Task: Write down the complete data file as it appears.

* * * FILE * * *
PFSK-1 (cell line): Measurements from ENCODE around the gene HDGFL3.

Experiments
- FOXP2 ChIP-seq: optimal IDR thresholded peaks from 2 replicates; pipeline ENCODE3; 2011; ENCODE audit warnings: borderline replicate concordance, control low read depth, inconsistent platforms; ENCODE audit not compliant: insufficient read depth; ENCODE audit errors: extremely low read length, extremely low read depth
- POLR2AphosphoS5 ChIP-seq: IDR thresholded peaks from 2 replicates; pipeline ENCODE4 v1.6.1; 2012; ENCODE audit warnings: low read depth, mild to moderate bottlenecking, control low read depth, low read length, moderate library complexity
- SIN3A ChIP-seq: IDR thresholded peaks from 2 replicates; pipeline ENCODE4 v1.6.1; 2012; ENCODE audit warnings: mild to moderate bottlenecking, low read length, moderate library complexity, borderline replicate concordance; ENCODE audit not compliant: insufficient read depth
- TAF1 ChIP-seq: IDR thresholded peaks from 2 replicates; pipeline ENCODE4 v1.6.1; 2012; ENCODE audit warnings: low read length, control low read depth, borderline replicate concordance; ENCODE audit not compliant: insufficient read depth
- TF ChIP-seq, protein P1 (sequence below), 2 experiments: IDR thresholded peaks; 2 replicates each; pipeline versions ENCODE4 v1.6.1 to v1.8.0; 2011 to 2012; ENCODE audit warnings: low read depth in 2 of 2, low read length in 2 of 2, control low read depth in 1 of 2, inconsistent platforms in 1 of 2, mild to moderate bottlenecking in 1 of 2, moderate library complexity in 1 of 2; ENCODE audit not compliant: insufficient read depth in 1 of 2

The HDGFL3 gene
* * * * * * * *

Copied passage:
PFSK-1 (cell line): Measurements from ENCODE around the gene HDGFL3.

Experiments
- FOXP2 ChIP-seq: optimal IDR thresholded peaks from 2 replicates; pipeline ENCODE3; 2011; ENCODE audit warnings: borderline replicate concordance, control low read depth, inconsistent platforms; ENCODE audit not compliant: insufficient read depth; ENCODE audit errors: extremely low read length, extremely low read depth
- POLR2AphosphoS5 ChIP-seq: IDR thresholded peaks from 2 replicates; pipeline ENCODE4 v1.6.1; 2012; ENCODE audit warnings: low read depth, mild to moderate bottlenecking, control low read depth, low read length, moderate library complexity
- SIN3A ChIP-seq: IDR thresholded peaks from 2 replicates; pipeline ENCODE4 v1.6.1; 2012; ENCODE audit warnings: mild to moderate bottlenecking, low read length, moderate library complexity, borderline replicate concordance; ENCODE audit not compliant: insufficient read depth
- TAF1 ChIP-seq: IDR thresholded peaks from 2 replicates; pipeline ENCODE4 v1.6.1; 2012; ENCODE audit warnings: low read length, control low read depth, borderline replicate concordance; ENCODE audit not compliant: insufficient read depth
- TF ChIP-seq, protein P1 (sequence below), 2 experiments: IDR thresholded peaks; 2 replicates each; pipeline versions ENCODE4 v1.6.1 to v1.8.0; 2011 to 2012; ENCODE audit warnings: low read depth in 2 of 2, low read length in 2 of 2, control low read depth in 1 of 2, inconsistent platforms in 1 of 2, mild to moderate bottlenecking in 1 of 2, moderate library complexity in 1 of 2; ENCODE audit not compliant: insufficient read depth in 1 of 2

The HDGFL3 gene